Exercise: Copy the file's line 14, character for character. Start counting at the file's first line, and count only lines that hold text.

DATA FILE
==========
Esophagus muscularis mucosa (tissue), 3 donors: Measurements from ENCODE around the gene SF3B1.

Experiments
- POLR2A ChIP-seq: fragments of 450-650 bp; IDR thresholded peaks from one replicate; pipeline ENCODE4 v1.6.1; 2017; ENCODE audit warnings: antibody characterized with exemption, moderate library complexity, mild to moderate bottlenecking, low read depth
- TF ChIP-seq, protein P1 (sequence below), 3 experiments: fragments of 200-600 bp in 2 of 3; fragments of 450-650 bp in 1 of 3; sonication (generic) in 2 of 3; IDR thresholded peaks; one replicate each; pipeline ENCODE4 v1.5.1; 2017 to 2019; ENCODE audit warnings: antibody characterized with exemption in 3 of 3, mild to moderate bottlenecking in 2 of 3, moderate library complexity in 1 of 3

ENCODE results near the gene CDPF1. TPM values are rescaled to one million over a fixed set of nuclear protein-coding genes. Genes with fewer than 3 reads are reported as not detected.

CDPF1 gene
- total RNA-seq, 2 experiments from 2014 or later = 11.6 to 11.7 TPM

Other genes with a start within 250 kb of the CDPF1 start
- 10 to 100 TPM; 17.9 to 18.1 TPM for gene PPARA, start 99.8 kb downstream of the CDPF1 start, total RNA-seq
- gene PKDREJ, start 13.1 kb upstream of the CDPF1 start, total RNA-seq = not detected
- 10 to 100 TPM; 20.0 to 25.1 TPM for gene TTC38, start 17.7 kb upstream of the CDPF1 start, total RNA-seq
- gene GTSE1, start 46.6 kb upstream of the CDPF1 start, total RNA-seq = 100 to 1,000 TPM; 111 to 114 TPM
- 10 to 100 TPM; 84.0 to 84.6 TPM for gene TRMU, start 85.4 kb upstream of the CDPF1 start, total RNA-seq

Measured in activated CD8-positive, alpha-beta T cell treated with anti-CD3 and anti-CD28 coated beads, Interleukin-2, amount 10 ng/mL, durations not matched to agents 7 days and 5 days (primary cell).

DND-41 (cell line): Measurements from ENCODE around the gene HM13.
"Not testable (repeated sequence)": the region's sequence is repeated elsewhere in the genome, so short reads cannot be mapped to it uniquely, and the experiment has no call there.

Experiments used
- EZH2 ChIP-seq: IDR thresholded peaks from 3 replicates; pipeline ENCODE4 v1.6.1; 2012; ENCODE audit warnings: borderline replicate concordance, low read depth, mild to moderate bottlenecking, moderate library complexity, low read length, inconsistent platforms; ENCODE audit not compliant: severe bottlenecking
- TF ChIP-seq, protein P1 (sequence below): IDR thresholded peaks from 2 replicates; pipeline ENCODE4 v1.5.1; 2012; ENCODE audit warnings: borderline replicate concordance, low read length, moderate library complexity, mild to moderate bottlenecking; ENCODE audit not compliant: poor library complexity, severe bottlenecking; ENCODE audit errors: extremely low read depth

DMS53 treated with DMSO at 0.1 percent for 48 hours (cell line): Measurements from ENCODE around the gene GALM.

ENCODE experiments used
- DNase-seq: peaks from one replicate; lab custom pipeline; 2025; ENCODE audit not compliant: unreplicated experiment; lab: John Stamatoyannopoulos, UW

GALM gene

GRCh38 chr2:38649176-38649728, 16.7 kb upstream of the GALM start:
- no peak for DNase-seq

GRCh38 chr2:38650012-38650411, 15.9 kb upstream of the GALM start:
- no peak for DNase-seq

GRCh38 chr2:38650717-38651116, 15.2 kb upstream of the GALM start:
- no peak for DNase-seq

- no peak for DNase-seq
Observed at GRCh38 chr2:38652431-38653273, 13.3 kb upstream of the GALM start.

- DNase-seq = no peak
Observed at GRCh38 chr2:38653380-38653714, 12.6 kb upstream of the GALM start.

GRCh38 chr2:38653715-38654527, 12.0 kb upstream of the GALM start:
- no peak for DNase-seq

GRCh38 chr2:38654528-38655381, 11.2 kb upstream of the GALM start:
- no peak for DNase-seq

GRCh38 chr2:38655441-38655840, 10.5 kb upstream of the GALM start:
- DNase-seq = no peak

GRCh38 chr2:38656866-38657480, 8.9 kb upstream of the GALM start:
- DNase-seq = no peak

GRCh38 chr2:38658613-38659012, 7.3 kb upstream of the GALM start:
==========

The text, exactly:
Measured in activated CD8-positive, alpha-beta T cell treated with anti-CD3 and anti-CD28 coated beads, Interleukin-2, amount 10 ng/mL, durations not matched to agents 7 days and 5 days (primary cell).